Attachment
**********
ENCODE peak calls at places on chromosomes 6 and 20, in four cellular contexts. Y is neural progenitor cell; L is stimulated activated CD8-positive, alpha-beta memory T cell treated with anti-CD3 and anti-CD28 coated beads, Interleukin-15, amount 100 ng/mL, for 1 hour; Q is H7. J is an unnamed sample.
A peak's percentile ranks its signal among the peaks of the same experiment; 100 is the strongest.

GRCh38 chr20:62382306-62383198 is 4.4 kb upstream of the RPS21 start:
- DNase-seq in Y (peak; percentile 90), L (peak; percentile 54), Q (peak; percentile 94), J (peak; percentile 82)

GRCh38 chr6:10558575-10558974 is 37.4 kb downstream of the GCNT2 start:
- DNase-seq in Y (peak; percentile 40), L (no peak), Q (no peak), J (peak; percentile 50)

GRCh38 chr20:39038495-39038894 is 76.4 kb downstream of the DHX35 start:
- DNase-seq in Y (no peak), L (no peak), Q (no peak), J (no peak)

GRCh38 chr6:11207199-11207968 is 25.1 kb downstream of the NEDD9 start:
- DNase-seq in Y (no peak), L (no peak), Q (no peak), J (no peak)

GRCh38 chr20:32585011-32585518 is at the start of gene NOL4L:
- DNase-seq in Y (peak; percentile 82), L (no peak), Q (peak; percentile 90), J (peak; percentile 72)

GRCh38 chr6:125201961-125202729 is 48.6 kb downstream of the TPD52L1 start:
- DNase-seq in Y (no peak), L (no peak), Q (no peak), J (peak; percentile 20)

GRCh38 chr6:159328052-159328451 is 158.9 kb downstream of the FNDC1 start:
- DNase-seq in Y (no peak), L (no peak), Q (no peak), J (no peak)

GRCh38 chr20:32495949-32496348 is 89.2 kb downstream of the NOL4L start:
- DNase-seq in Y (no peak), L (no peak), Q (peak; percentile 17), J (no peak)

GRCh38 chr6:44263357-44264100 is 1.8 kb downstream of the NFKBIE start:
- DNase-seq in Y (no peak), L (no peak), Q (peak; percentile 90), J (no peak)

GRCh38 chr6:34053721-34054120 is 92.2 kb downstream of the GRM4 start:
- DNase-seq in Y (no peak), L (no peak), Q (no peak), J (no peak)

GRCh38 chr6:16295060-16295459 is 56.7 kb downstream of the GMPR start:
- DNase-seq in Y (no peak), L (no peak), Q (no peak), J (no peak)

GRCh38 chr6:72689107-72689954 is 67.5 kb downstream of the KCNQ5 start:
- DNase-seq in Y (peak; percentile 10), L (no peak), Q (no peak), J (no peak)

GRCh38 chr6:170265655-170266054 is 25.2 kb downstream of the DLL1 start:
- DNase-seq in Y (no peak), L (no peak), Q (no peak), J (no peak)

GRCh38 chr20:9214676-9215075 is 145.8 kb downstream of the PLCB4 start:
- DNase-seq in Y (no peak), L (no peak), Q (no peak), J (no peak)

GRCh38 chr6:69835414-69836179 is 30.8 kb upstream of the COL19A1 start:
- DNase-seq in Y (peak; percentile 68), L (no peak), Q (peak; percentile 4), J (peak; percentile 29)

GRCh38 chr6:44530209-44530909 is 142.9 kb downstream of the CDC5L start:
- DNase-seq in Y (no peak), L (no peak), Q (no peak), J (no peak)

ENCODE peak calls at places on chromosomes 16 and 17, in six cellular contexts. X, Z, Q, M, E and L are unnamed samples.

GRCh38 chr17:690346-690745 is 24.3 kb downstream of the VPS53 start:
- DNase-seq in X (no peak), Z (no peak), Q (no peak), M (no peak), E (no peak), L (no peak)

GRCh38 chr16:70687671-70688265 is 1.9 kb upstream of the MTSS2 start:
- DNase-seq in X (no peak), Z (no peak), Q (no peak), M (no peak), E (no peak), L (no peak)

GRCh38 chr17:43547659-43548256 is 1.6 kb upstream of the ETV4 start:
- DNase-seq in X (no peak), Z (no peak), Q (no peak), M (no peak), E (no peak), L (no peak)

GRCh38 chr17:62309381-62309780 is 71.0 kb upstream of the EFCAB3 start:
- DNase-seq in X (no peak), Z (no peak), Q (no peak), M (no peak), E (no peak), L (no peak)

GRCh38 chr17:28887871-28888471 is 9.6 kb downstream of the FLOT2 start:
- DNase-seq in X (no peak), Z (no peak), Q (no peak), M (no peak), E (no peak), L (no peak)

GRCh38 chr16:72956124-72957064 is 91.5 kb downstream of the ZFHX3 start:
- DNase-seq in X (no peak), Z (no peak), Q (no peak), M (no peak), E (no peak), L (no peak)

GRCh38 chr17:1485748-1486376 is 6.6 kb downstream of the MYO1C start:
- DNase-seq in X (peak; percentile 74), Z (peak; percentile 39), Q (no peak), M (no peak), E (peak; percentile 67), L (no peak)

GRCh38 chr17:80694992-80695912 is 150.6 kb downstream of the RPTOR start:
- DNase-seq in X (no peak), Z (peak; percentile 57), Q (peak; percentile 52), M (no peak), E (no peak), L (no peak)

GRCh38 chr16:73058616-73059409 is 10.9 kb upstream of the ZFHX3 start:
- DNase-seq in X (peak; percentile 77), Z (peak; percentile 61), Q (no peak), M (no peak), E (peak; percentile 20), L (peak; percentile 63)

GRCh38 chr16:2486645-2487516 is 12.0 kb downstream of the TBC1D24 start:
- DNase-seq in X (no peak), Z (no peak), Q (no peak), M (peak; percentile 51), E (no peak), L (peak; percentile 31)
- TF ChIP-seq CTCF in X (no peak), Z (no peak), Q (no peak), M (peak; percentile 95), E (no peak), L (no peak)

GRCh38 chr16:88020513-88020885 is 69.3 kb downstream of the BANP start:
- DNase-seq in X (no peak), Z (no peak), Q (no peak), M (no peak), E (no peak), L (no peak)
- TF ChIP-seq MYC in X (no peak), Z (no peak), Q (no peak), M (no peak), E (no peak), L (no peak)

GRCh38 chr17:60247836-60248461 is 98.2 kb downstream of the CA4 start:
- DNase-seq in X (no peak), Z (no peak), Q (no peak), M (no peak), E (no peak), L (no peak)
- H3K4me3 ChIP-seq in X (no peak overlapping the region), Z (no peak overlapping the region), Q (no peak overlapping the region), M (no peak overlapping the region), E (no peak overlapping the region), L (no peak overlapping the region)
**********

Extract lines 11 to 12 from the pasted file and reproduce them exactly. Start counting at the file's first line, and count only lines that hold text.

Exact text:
GRCh38 chr20:32585011-32585518 is at the start of gene NOL4L:
- DNase-seq in Y (peak; percentile 82), L (no peak), Q (peak; percentile 90), J (peak; percentile 72)